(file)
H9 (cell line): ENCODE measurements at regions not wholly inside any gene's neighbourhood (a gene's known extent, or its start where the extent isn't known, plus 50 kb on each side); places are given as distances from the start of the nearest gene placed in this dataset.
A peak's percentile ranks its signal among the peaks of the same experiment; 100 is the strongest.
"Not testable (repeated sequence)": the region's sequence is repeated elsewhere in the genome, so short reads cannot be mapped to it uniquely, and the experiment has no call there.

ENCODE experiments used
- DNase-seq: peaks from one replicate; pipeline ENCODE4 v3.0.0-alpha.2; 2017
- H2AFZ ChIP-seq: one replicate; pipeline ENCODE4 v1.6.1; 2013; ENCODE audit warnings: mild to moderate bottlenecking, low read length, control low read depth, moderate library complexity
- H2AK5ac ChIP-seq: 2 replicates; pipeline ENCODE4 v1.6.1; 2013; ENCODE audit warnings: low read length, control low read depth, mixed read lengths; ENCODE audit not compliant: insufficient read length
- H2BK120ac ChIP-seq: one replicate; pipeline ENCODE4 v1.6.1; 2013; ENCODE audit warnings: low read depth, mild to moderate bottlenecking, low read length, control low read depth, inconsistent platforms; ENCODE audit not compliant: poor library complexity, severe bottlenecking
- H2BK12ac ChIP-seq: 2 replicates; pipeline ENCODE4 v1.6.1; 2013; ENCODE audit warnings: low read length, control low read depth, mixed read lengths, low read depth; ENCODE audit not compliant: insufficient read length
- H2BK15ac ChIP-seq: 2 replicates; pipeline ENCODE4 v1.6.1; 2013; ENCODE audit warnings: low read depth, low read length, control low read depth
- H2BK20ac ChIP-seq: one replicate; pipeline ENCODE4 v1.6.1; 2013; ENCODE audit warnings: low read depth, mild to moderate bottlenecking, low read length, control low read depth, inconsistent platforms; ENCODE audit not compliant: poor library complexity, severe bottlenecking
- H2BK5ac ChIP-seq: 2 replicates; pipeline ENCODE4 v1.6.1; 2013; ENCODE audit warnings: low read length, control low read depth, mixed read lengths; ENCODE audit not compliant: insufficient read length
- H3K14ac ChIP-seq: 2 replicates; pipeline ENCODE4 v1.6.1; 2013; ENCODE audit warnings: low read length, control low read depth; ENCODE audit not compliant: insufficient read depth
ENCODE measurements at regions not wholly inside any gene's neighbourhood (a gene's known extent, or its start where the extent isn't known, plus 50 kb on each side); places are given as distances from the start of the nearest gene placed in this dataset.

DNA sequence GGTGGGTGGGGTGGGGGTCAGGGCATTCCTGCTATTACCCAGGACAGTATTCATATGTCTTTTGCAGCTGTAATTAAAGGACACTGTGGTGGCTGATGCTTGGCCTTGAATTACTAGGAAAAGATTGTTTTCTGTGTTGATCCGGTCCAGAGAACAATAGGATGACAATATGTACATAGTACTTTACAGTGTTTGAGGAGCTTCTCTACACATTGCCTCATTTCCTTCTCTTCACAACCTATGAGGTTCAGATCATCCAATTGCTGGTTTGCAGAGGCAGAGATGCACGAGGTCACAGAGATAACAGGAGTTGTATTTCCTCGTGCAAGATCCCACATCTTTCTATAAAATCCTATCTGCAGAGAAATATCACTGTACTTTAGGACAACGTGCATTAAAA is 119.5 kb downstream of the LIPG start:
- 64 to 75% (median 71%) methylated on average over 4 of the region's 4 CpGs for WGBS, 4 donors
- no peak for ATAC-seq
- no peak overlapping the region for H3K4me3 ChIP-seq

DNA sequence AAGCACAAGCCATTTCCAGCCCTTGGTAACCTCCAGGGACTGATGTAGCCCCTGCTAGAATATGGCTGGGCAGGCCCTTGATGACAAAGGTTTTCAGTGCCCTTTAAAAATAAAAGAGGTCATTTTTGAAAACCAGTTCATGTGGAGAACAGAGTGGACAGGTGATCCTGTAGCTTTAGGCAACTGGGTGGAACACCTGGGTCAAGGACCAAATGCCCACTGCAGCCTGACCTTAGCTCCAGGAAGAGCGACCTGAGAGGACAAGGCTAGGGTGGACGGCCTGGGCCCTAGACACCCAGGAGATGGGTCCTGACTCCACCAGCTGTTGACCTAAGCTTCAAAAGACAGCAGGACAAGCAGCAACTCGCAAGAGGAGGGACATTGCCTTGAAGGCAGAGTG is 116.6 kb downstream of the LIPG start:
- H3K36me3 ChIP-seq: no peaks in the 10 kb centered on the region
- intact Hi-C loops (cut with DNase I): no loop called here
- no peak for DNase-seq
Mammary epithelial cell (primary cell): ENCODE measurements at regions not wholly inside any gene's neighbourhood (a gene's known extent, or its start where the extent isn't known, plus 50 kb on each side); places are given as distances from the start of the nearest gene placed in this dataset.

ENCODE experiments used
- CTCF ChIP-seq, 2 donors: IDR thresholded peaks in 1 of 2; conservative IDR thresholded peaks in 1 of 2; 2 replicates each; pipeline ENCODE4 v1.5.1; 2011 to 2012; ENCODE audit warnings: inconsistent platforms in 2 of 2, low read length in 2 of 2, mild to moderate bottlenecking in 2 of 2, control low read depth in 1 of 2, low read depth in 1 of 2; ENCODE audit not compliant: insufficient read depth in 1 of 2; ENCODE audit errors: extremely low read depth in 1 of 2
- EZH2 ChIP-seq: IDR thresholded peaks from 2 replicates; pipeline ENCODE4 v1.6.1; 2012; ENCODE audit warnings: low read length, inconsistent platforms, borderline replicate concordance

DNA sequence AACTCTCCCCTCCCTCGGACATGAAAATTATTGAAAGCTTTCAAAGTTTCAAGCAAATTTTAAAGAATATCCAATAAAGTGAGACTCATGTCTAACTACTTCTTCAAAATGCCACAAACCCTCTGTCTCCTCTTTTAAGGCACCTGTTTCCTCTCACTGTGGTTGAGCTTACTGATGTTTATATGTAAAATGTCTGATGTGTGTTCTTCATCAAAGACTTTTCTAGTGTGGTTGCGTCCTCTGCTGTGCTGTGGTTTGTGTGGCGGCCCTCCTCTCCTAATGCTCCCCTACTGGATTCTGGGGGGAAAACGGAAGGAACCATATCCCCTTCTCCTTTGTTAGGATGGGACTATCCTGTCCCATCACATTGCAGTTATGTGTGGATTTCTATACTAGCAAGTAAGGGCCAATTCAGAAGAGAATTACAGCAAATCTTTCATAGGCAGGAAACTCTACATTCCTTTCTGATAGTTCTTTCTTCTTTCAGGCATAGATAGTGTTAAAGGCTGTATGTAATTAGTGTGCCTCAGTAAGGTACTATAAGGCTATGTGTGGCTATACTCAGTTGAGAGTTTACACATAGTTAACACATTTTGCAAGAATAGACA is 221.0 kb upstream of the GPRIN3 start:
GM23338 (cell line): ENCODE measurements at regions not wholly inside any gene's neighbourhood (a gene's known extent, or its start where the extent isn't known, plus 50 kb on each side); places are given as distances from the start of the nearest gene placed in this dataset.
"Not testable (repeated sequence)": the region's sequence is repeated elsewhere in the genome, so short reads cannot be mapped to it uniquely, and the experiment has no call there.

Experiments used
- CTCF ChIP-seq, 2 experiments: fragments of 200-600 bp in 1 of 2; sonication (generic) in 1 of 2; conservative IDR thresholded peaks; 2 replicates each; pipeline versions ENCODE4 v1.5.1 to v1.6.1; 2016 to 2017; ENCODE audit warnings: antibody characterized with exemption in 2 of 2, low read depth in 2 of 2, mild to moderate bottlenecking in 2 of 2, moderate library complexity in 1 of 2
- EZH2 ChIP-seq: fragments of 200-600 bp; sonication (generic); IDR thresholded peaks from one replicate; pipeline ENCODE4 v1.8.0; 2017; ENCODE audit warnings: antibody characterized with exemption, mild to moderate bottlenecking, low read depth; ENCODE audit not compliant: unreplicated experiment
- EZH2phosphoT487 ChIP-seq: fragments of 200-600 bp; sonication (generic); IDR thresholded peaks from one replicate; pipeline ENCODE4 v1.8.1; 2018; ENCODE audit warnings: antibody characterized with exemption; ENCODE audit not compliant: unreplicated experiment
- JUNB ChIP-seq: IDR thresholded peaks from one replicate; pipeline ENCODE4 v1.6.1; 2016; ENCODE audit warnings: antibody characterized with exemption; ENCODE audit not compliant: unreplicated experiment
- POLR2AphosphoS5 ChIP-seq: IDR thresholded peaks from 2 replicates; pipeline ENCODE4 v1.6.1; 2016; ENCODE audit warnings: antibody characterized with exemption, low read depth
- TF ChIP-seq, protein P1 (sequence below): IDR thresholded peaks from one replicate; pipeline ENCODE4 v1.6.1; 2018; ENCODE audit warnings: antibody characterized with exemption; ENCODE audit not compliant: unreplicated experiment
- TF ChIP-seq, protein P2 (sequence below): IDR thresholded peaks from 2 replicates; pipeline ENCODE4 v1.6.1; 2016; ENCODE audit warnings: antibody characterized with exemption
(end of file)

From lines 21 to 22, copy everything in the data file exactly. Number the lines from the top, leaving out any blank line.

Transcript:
- intact Hi-C loops (cut with DNase I): no loop called here
- no peak for DNase-seq